The New Normal in Health Care

By Annie Keller

Published June 6, 2020

Healthcare will not be back to the old “normal” again. At least, that's the opinion of many in the healthcare field. Coronavirus has affected almost every single aspect of healthcare, and many of those changes are likely here to stay. But many of the new modifications may be adjusted as the world slowly reopens. (recovers?)

One “new normal” that is likely not here to stay but will be there for a while is prescreening of patients for coronavirus. Potential patients will be asked a series of questions that relate to the most common coronavirus symptoms, and if they answer any of them with a yes will be directed to either other services or isolation rooms so they cannot spread it to anyone else. Elective surgery is also coming back, under the same circumstances. (Doctors advise anyone who is experiencing a potential need for surgery to see a doctor right away; fear of coronavirus should not stop them.)

Telehealth is still the new normal at many locations. In some it will no doubt be the new normal - visits to the doctor that take place over a computer or phone are no longer a novelty. Despite this, there are still limitations to what can be treated by telehealth services. If a condition cannot be adequately handled over the phone, in person visit should take place and masks and other protective equipment will being used to protect both doctor and patient. Both hands-free and voice activated tools are also in place to minimize exposure and make disinfection easier.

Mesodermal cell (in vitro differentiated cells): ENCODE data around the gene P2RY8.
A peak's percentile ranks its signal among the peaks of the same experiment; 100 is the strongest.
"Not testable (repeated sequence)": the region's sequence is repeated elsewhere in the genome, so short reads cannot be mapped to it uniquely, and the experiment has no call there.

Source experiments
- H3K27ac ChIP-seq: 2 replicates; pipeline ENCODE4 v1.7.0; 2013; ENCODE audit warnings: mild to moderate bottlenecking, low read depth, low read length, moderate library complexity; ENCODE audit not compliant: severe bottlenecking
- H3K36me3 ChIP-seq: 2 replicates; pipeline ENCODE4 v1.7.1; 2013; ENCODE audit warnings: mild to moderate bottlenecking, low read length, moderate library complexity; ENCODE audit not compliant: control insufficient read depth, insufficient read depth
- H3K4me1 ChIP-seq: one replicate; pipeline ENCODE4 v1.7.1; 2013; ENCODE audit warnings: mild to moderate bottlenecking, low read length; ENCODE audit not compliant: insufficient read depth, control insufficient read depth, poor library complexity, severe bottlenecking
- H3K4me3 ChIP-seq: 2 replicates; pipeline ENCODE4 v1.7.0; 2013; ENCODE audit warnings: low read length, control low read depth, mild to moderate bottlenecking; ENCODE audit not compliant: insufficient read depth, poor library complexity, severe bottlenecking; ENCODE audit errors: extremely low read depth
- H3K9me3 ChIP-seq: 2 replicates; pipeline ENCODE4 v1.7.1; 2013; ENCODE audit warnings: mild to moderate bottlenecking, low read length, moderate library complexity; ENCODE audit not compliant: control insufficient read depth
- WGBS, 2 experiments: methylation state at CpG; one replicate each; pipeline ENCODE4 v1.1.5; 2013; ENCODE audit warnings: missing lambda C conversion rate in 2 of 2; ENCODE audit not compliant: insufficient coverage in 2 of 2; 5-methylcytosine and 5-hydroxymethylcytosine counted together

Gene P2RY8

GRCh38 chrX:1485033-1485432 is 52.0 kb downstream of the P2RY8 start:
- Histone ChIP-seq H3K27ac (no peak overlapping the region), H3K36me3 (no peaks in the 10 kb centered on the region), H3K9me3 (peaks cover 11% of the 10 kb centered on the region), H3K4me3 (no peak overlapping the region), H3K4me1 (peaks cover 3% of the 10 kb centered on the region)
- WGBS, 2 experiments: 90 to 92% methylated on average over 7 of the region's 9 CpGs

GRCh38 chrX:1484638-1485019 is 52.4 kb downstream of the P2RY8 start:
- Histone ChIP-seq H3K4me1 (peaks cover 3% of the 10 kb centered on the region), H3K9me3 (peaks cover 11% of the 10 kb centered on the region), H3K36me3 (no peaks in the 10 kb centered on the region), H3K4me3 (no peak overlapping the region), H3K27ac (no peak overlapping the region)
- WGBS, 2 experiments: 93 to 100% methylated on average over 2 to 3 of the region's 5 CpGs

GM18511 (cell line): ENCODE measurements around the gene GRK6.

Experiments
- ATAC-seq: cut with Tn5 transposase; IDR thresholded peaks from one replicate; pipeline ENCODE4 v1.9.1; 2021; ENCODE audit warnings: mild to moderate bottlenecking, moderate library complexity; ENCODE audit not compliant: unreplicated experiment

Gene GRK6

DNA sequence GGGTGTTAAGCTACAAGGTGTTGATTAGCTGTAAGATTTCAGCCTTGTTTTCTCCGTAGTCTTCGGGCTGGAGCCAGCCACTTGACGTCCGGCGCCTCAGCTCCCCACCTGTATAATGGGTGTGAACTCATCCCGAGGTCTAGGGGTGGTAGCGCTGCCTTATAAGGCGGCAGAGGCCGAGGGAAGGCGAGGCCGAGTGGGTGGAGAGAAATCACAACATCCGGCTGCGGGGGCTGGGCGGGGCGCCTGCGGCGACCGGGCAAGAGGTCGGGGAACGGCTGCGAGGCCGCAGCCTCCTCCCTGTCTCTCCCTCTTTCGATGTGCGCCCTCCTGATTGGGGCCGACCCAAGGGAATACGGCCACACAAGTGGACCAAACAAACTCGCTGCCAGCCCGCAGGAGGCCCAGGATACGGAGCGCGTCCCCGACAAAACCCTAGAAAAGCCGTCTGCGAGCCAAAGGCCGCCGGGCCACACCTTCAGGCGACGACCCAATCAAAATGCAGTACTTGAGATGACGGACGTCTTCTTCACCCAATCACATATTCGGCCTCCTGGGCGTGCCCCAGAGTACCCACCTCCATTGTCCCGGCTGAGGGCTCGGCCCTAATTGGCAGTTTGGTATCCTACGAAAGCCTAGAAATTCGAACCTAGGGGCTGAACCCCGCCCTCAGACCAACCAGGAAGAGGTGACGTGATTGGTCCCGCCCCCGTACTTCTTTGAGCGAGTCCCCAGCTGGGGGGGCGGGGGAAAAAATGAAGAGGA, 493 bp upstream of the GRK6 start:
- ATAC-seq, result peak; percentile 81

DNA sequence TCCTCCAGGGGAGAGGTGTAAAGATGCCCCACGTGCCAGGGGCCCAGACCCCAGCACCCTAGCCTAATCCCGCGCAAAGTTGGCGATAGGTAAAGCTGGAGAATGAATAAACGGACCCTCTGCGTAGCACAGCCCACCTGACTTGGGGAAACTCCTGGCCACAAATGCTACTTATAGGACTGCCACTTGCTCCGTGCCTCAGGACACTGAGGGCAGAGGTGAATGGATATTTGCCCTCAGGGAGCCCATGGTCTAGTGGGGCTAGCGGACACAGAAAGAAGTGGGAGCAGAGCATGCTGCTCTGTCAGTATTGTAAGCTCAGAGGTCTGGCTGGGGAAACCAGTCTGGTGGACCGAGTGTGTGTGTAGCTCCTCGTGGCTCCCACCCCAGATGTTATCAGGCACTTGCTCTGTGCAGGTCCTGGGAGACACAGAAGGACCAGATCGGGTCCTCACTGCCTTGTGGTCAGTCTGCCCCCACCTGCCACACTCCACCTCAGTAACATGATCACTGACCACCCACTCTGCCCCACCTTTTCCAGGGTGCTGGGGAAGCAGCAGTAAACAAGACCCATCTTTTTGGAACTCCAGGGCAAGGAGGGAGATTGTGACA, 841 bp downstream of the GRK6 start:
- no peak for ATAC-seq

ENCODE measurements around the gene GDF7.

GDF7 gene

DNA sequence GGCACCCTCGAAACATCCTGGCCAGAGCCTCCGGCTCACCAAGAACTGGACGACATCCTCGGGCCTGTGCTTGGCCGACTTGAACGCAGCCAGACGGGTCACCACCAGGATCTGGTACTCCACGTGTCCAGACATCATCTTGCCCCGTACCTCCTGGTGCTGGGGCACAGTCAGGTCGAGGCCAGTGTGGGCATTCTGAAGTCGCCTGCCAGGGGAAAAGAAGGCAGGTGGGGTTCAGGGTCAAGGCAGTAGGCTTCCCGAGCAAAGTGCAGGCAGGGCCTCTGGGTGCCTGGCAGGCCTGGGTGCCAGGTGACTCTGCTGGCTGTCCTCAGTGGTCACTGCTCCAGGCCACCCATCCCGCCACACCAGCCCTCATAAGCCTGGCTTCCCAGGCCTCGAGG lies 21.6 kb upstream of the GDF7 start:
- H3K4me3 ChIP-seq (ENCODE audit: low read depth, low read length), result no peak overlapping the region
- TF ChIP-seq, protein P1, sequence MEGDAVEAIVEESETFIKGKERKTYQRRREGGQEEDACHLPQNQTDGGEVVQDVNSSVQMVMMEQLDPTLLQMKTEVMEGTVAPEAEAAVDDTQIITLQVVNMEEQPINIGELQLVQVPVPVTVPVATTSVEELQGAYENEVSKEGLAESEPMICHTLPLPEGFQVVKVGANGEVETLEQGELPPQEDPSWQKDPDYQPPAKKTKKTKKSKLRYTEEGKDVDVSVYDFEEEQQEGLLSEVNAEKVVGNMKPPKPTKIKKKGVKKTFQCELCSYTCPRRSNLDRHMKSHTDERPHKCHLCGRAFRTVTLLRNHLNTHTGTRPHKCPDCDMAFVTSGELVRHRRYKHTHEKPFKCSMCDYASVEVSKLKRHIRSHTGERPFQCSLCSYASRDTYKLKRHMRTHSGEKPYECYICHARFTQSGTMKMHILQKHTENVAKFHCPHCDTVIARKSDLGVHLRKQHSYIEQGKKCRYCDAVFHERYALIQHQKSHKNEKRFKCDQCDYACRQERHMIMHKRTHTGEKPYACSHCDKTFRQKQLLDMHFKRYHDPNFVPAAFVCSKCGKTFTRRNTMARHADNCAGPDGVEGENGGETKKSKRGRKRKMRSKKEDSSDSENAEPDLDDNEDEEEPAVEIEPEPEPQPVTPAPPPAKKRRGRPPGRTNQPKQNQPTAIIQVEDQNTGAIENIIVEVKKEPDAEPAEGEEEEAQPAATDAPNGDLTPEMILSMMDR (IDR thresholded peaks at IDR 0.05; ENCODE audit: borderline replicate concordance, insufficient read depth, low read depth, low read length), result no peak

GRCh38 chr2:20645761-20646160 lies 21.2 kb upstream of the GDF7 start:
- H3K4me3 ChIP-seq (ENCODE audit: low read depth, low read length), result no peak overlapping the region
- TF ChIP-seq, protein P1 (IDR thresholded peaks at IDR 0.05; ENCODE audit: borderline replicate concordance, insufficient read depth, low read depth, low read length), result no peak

One new normal activity isn't just for healthcare providers - hand washing.   While most of us have been told the benefits of hand washing and do so on a regular basis, there are now very specific instructions on how to do so. Hand washing could prevent many of the infections in hospital settings as well as stop the spread of coronavirus, but many workers forget to do so in the busy routine of their day.

A reliable vaccine for coronavirus may be what is needed to ease the restrictions in the new normal. But that is still several months in the future. So for better or worse, the new normal of restriction is here for a while, and we must get used to it.